Regardless of whether increasing carbon dioxide (CO2) will cause global warming, we know it will cause the oceans to become more acidic.

Corals and shellfish and calcareous algae, such as in the image below, rely on a low-acid ocean to produce their skeleton, and if the oceans become more acidic these animals and plants will not be able to grow properly.
The native Top Shell snails, and the pink calcareous algae in this tide pool,
rely on a stable and alkali ocean chemistry that is now being made
more acidic by anthropogenic CO2. Image (c) 2007 T. Murdoch

The only way to safely remove the additional CO2 that we have added to the atmosphere is to reduce emissions (exhaust) from cars, factories and other petroleum and coal burning sources.

You can read more about this global problem here (New Scientist) and how local scientists at BIOS are researching it here (BIOS).

Corals are Colonies of Polyps

The hard and soft corals that make Bermuda's reefs are made up of many separate polyps, which are like individual little sea anemones.

Anatomy of a coral polyp (c) NOAA

The polyps are distinct in some corals, such as the "Massive Star Coral" shown in the close-up below.

In other corals the polyps form in linear series, so that the individual polyps are hard to see. Brain corals do this, and in the photo below you can see the separate polyp mouths, indicated by arrows, that are inside the groove formed by the row of joined polyps.

Each polyp is an exact copy of its sisters, and what we think of as individual corals are really colonies of these clones all living and coping with the environment together.

The Bermuda Turtle Project

Today we are posting an update from Mark Outerbridge about the Bermuda Turtle Project - an affiliated project not under the BREAM umbrella, but also happening at the Bermuda Zoological Society and the Bermuda Aquarum (BAMZ).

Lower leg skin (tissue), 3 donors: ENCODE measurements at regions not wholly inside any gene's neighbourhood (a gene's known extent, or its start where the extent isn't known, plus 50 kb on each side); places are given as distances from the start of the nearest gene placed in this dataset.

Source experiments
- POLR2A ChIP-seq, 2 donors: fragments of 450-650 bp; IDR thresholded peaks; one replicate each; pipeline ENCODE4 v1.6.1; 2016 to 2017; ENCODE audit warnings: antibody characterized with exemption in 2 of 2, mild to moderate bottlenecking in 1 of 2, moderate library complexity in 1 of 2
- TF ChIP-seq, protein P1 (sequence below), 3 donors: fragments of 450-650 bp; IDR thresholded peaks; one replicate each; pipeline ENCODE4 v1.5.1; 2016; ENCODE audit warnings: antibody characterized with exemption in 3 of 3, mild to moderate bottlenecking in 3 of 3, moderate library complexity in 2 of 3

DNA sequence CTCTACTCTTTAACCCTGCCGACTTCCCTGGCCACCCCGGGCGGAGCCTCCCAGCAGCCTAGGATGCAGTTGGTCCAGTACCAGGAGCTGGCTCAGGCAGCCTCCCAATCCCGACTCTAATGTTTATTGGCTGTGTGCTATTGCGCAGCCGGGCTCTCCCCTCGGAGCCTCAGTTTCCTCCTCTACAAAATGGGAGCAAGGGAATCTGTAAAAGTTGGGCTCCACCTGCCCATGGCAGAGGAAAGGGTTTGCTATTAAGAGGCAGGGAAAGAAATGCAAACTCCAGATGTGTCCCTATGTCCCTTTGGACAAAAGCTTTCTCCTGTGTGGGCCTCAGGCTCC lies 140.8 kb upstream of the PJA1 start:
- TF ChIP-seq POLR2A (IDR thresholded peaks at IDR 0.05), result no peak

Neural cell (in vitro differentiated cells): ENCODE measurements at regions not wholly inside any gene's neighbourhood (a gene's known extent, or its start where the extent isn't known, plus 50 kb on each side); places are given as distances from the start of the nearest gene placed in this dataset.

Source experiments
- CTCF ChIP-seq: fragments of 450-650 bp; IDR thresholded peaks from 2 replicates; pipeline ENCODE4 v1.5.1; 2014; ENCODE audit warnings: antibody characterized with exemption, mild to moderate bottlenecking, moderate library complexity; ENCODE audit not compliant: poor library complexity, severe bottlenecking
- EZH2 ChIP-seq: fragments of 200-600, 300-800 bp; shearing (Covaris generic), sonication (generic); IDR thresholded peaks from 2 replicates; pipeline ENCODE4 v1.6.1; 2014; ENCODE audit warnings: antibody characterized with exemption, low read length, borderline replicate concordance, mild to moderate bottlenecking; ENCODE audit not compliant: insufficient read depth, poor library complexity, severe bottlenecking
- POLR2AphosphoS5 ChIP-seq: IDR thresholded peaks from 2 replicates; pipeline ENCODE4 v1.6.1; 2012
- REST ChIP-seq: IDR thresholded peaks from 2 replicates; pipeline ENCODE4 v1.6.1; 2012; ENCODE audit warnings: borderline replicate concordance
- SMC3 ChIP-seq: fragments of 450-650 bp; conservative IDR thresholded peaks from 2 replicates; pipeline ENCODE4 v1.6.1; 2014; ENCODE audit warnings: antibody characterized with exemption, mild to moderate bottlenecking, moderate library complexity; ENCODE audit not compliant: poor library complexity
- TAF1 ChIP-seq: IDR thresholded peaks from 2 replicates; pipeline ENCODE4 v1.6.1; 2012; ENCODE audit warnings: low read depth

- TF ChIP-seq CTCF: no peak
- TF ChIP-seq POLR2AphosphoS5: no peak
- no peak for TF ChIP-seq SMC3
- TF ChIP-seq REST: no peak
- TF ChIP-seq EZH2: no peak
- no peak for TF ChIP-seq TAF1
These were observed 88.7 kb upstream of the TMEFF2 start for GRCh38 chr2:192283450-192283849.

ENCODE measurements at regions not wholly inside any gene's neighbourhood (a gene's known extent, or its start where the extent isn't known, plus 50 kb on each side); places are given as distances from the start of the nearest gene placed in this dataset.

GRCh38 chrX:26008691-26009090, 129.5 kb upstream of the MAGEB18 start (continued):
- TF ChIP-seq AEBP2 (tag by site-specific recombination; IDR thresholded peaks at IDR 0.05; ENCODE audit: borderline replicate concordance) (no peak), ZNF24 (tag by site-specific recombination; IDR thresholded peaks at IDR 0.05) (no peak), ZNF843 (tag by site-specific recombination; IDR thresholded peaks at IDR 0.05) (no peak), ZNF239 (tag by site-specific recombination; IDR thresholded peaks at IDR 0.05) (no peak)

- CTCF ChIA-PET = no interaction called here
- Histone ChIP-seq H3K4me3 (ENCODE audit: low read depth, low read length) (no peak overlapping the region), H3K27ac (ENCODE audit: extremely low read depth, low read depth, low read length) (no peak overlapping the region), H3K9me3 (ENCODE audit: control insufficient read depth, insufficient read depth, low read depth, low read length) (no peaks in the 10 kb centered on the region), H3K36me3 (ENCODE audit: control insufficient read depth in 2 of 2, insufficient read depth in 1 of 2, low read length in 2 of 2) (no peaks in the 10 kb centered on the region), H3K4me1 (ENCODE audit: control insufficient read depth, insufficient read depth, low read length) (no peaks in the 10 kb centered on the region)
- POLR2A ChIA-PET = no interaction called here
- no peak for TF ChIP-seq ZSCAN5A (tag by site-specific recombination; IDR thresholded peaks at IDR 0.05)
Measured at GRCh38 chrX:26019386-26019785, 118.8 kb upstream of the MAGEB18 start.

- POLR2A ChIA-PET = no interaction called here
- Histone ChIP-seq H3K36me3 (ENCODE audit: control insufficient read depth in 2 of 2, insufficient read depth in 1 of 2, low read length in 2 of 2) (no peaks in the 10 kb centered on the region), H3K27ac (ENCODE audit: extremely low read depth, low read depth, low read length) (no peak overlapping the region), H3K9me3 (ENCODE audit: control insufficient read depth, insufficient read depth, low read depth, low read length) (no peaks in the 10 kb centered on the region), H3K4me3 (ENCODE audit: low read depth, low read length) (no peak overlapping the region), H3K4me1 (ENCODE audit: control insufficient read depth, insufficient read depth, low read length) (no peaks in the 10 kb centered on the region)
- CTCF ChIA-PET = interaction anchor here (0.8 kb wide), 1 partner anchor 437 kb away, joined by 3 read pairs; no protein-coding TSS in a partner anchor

You can learn much more about this 39 year conservation project at the web address for the Bermuda Turtle Project - which is:

The Bermuda Turtle Project continued in its thirty-ninth year and is still very committed to the goal of promoting the conservation of marine turtles through research and education. Project activities during 2007 included field and laboratory research, training of international and local students, participation in the Annual Symposium on Sea Turtle Conservation and Biology, and public education via presentations, classroom activities, local media, and the Bermuda Turtle Project webpage. The following as a brief summary of the major findings in 2007:A total of 200 green turtle (Chelonia mydas) capture…

Bermuda is bigger than you think

The boundary of Bermuda's Economic Exclusion Zone, out in the western North Atlantic.

Since 1996 Bermuda is not just a archipelago of islands surrounded by the shallow coral reef - but instead extends 200 nautical miles in every direction from the "baseline". The baseline includes the low-tide mark along the south shore, but then extends out and runs along the shallow rim reef on the north east to southwest sides of the lagoon.

This means Bermuda is not 21 square miles any more, but really covers +180,000 square miles!!!

Most of that is under water, of course - and about 12,000 feet deep or more! The seabed in our EEZ is not flat either, but studded with deep sea mounts, presumably of volcanic origin and probably covered in fish and benthic creatures.

The bathymetry of Bermuda's EEZ has been mapped, albeit at a low resolution.

Moon Jelly

A moon jellyfish, Aurilea aurita, which form extensive congregations during warm summers in Bermuda. Image (c) 2006 T. Murdoch